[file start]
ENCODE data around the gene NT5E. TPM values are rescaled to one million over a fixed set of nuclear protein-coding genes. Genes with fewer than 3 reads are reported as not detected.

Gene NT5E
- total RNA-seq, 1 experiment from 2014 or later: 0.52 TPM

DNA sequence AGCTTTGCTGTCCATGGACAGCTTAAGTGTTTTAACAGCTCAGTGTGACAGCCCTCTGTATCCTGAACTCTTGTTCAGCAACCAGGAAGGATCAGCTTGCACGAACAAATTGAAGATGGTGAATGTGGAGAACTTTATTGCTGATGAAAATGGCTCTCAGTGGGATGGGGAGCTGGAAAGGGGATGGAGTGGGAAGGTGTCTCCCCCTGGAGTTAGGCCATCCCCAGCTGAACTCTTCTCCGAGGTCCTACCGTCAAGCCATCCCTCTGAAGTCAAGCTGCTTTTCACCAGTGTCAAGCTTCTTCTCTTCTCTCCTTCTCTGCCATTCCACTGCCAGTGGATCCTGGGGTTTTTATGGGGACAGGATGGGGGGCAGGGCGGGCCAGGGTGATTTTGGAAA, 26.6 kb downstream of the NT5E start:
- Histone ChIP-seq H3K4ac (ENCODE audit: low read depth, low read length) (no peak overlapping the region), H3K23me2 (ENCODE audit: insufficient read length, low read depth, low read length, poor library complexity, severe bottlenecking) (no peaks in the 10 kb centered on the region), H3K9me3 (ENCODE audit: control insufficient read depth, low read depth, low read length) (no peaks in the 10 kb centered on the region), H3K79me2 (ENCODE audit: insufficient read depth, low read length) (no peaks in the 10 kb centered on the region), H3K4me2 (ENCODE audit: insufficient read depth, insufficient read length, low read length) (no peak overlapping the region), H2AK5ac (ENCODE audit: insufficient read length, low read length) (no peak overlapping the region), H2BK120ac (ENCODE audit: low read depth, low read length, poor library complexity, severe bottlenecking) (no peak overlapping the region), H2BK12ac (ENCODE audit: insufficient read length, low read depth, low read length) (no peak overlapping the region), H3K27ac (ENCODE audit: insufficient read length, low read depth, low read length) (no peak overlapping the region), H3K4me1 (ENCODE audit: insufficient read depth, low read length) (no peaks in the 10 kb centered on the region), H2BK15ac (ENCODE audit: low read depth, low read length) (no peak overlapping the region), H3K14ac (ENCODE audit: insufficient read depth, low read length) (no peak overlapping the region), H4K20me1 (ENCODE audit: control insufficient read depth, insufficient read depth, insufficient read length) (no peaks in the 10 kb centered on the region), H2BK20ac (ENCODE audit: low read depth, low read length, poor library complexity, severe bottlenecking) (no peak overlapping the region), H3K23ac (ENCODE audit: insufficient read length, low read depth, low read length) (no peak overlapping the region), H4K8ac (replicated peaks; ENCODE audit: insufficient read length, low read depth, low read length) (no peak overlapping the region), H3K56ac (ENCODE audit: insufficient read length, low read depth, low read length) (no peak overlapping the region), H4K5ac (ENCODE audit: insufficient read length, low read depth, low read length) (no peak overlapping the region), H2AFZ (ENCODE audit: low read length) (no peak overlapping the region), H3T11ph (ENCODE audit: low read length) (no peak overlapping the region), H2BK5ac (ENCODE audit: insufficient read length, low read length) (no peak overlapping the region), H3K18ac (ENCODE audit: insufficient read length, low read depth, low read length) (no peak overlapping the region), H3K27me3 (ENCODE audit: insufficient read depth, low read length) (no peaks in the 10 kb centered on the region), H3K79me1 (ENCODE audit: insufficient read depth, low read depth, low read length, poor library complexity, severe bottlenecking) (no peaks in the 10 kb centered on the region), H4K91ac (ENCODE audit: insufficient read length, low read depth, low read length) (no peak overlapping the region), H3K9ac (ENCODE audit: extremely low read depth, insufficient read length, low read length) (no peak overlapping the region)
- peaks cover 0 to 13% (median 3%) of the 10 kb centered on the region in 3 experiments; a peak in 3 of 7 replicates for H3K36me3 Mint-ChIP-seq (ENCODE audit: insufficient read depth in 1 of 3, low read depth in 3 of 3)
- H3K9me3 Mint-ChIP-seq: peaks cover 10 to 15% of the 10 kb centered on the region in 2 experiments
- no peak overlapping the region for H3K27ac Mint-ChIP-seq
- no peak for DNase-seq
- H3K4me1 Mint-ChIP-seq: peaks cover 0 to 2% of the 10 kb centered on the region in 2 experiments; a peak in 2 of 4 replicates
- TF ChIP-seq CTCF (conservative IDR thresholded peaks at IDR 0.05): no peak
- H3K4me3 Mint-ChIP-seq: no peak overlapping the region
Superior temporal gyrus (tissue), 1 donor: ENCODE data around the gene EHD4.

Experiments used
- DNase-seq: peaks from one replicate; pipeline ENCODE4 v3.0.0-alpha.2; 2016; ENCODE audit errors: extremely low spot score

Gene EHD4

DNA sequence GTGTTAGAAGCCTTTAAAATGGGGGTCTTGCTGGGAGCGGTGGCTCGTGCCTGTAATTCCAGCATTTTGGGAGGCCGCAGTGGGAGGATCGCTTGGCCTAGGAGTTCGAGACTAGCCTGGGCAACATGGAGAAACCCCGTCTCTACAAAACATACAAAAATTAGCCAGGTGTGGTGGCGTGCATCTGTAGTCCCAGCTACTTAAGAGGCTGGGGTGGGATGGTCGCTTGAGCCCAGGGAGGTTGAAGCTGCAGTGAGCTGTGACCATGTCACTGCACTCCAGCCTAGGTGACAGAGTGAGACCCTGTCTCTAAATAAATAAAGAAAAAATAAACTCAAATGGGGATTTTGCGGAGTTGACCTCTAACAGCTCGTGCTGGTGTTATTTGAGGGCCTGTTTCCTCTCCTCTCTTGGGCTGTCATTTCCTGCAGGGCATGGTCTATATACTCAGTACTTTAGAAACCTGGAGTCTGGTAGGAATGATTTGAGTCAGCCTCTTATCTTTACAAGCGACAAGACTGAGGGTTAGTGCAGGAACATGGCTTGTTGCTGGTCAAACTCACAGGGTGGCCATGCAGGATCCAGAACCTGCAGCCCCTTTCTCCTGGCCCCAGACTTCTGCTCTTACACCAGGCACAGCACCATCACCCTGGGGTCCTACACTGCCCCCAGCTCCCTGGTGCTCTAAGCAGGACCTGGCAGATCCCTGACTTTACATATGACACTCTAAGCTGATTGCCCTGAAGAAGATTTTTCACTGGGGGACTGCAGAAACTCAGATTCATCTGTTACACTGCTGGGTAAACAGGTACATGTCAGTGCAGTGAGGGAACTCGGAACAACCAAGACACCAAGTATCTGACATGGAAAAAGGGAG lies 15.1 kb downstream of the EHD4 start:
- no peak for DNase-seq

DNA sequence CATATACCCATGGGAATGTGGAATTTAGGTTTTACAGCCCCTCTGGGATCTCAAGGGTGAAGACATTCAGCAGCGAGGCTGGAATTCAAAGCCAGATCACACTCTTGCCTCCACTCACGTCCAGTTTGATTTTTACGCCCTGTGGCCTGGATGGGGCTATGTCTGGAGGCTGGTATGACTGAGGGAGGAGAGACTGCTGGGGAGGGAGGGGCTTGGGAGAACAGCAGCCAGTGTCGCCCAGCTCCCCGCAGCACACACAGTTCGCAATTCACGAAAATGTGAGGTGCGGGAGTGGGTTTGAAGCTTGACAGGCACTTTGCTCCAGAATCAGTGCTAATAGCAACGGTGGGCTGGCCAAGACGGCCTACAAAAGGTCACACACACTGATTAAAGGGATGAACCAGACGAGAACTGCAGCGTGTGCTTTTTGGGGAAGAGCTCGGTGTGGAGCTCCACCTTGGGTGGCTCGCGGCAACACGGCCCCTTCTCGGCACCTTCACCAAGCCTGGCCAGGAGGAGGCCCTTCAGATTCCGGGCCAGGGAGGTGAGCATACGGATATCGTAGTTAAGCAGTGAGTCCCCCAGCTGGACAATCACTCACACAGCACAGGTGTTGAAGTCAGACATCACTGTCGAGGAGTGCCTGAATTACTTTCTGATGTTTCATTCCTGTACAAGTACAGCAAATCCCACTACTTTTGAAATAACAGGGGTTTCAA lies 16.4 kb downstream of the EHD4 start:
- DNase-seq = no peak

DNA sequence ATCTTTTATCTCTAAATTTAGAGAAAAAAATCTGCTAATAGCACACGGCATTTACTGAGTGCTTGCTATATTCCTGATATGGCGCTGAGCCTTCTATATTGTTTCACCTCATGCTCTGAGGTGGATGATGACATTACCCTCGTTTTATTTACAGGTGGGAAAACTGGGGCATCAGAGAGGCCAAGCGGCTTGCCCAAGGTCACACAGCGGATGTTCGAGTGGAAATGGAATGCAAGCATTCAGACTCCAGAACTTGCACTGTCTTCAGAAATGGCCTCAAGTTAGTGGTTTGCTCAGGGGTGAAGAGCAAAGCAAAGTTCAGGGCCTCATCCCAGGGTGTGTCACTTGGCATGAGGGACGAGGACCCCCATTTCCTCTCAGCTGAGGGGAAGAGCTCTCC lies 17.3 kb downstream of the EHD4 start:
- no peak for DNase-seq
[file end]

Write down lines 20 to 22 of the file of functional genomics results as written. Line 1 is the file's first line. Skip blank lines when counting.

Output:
- DNase-seq = no peak

DNA sequence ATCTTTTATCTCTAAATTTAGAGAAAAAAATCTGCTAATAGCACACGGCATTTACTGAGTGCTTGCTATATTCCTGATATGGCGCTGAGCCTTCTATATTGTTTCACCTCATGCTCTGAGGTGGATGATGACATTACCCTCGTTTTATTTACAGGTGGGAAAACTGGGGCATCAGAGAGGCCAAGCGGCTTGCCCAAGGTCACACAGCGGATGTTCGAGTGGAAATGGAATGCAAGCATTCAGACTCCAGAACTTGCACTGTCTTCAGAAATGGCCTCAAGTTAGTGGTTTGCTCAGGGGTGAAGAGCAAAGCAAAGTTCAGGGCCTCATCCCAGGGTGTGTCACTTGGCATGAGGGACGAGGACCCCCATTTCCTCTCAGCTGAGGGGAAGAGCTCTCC lies 17.3 kb downstream of the EHD4 start:
- no peak for DNase-seq